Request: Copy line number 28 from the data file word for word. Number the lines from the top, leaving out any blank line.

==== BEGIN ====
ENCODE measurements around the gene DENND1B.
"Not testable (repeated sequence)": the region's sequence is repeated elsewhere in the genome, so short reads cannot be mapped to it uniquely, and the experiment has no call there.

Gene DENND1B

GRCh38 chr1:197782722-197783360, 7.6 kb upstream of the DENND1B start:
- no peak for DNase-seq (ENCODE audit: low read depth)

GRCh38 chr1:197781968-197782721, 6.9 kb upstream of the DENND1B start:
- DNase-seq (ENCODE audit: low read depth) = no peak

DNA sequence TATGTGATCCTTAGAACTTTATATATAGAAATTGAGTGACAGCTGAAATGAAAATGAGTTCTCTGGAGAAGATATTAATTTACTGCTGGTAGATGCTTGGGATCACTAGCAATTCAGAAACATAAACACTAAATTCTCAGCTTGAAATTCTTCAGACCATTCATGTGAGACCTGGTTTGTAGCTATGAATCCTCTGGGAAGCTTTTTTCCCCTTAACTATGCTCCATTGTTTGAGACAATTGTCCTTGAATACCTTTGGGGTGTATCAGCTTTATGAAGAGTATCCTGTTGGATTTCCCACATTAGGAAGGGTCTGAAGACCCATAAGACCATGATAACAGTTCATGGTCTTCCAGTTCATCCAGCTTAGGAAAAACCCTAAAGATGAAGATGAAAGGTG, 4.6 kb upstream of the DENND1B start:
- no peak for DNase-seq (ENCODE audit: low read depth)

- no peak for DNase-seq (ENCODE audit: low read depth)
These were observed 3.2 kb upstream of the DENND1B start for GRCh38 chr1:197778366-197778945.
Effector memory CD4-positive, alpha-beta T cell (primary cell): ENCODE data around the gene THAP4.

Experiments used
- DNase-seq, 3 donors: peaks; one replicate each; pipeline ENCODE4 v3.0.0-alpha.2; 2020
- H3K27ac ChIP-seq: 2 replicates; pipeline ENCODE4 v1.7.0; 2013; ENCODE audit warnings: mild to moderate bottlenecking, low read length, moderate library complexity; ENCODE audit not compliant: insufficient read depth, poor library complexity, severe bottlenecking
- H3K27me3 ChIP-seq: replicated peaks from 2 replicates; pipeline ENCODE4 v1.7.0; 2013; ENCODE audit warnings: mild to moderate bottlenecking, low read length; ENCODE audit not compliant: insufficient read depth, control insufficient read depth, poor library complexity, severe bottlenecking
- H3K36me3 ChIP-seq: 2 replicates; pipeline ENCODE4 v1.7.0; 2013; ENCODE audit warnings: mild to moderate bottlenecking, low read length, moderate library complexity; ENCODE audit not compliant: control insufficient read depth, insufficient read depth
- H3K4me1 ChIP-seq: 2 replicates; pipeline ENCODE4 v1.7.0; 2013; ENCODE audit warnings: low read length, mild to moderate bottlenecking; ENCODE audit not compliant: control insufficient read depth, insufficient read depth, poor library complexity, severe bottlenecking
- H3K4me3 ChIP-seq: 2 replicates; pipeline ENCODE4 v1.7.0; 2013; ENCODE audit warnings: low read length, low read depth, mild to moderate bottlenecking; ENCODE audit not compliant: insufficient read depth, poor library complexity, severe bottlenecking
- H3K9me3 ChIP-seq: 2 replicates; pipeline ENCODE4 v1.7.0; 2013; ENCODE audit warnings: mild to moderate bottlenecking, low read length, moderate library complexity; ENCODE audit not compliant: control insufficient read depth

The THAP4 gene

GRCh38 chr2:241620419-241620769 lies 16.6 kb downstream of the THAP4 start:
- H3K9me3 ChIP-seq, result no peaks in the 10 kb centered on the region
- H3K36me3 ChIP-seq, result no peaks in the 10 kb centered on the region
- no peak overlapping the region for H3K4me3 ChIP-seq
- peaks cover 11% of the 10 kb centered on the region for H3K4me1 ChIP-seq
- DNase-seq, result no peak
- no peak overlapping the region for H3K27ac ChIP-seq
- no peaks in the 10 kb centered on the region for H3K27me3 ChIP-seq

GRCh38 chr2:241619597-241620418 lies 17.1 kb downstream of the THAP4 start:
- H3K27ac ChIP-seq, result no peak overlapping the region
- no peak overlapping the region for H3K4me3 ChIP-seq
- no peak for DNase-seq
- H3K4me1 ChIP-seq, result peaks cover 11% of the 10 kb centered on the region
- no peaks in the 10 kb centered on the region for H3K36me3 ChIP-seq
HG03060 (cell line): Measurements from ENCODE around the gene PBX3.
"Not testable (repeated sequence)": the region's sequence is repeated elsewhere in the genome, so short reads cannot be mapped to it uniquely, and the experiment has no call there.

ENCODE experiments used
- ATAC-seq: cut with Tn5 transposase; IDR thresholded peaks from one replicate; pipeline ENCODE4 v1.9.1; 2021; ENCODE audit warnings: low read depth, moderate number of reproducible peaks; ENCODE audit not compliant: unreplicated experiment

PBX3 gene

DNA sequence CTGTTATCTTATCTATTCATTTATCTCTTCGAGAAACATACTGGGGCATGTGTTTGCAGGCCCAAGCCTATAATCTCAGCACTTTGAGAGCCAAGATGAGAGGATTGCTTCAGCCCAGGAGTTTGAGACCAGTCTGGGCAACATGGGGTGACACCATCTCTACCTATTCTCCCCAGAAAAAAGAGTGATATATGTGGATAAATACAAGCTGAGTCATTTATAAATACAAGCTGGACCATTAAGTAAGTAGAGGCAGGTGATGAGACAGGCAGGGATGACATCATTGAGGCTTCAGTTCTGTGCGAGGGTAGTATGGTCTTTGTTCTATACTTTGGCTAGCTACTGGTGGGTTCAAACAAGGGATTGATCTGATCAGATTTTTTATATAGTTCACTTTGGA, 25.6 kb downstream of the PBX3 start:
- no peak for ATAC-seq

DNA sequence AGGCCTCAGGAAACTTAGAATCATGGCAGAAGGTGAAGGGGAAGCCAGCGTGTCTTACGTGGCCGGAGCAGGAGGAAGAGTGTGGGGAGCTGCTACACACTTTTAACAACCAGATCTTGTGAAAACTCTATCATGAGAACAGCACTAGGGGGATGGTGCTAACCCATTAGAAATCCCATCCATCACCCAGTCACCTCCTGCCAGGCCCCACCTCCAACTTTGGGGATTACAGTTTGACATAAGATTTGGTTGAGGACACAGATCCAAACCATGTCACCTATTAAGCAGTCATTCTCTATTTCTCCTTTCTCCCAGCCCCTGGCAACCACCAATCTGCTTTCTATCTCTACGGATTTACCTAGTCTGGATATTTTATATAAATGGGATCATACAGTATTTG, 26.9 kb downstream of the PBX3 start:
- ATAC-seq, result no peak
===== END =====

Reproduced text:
- no peak overlapping the region for H3K27ac ChIP-seq